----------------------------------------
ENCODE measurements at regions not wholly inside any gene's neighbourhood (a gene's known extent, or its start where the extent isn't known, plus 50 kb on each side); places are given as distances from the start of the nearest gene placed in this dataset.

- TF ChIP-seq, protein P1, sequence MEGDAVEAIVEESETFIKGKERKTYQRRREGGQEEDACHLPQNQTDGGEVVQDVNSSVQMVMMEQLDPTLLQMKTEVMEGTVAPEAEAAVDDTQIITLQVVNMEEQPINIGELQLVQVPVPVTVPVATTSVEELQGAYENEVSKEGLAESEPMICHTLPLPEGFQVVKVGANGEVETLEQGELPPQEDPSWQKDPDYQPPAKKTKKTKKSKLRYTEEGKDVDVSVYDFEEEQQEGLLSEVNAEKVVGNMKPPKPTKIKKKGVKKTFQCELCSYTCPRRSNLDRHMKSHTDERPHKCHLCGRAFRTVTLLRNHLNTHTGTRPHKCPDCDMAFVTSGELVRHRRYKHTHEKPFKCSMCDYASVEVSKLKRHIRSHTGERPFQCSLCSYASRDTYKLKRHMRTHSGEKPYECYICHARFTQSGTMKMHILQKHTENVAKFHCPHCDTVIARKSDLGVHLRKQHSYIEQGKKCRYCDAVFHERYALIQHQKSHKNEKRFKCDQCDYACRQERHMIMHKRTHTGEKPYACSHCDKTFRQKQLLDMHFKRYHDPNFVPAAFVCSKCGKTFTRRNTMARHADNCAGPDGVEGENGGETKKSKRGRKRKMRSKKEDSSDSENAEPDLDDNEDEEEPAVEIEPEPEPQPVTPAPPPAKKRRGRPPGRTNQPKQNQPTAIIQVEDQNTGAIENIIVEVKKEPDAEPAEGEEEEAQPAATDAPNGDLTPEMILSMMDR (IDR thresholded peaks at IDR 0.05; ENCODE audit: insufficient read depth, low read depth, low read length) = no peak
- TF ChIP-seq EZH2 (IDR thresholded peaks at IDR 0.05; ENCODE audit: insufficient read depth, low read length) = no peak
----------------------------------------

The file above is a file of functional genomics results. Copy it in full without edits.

ENCODE measurements at regions not wholly inside any gene's neighbourhood (a gene's known extent, or its start where the extent isn't known, plus 50 kb on each side); places are given as distances from the start of the nearest gene placed in this dataset.

- TF ChIP-seq, protein P1, sequence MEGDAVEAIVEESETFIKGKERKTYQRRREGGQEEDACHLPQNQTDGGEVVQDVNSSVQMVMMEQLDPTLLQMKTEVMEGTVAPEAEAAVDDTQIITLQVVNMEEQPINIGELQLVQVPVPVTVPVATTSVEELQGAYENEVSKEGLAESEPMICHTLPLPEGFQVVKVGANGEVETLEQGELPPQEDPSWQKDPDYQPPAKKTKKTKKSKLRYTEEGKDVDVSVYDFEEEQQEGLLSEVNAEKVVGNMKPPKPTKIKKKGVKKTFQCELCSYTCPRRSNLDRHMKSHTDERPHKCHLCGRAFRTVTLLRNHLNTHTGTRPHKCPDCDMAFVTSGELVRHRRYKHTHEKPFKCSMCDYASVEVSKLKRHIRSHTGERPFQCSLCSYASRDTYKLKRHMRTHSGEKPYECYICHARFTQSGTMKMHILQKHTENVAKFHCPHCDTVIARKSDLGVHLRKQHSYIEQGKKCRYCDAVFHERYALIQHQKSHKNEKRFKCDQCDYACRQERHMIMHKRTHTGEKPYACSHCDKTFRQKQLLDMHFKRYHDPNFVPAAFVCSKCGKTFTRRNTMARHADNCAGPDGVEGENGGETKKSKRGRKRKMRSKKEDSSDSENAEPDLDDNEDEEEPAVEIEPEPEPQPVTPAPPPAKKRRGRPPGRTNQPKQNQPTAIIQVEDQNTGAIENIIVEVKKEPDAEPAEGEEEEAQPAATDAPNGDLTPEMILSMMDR (IDR thresholded peaks at IDR 0.05; ENCODE audit: insufficient read depth, low read depth, low read length) = no peak
- TF ChIP-seq EZH2 (IDR thresholded peaks at IDR 0.05; ENCODE audit: insufficient read depth, low read length) = no peak